Mexican finance minister gets coronavirus, bringing infection close to president

MEXICO CITY (Reuters) - The new coronavirus struck at the heart of Mexican President Andres Manuel Lopez Obrador’s inner circle on Thursday as Finance Minister Arturo Herrera said he was infected.

FILE PHOTO - Mexico's Finance Minister Arturo Herrera attends the presentation of the national financial inclusion policy, in the Interactive Museum of Economics (MIDE) in Mexico City, Mexico March 11, 2020. REUTERS/Luisa Gonzalez

Herrera, the most high-profile member of the cabinet to test positive for the virus, said he only had “minor” symptoms.

“From this moment I will be in quarantine, and continue working from my house,” he said on Twitter.

One of Lopez Obrador’s closest advisors, Herrera was seen in a video standing next to his boss on Monday at the National Palace in central Mexico City where both have their offices.

A photo from a week ago showed them standing close to each other and talking outside. Neither was wearing a mask to cover the mouth and nose as recommended by public health experts to limit the spread of the virus.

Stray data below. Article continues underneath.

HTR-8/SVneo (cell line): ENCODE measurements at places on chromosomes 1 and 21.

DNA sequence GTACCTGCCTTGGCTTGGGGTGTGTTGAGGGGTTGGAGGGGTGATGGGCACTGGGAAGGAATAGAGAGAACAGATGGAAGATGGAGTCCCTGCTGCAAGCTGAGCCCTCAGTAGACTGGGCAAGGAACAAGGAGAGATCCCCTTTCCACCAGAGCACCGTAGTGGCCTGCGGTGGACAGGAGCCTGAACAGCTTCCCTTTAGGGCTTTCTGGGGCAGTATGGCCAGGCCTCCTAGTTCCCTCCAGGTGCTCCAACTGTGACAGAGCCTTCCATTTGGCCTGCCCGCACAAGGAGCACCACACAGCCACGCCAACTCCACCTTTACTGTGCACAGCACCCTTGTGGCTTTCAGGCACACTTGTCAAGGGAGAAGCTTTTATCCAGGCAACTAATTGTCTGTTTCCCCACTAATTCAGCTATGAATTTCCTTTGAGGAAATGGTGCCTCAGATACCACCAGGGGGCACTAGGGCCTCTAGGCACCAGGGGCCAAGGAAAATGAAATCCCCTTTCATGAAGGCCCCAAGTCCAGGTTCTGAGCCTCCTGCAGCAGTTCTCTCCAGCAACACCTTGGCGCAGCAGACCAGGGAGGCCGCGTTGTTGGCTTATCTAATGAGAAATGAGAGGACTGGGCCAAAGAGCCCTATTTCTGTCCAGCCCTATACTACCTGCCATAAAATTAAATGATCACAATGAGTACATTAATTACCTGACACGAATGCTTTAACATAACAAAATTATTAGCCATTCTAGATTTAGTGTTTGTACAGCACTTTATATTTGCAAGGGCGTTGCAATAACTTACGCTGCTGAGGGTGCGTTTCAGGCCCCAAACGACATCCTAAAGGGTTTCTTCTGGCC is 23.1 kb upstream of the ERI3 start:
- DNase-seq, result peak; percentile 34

The president’s office did not immediately respond to a request for comment.

The virus has hammered Mexico’s economy and brought life to a standstill for many months. Still, the peso and stock exchange largely shrugged off the news, with one trader saying it was because Herrera’s symptoms were reportedly mild.

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It is not clear if Herrera’s positive diagnosis will impact Lopez Obrador’s planned trip to Washington next month to meet U.S. President Donald Trump.

Earlier this month, Lopez Obrador shrugged off calls to take a coronavirus test when another member of his inner circle also tested positive.

Mexico has darted up the list of countries hardest-hit by coronavirus and now has the seventh-highest death toll globally.

Lopez Obrador has been criticized by some Mexicans for his handling of the pandemic, including accusations that he did not take the virus seriously enough at the start and sent the wrong signal by not wearing a mask in public.

Last week Herrera accompanied the president on his visit to the central Mexican state of Hidalgo.

Reporting by Sharay Angulo; Writing by Drazen Jorgic; Editing by Dan Grebler and Grant McCool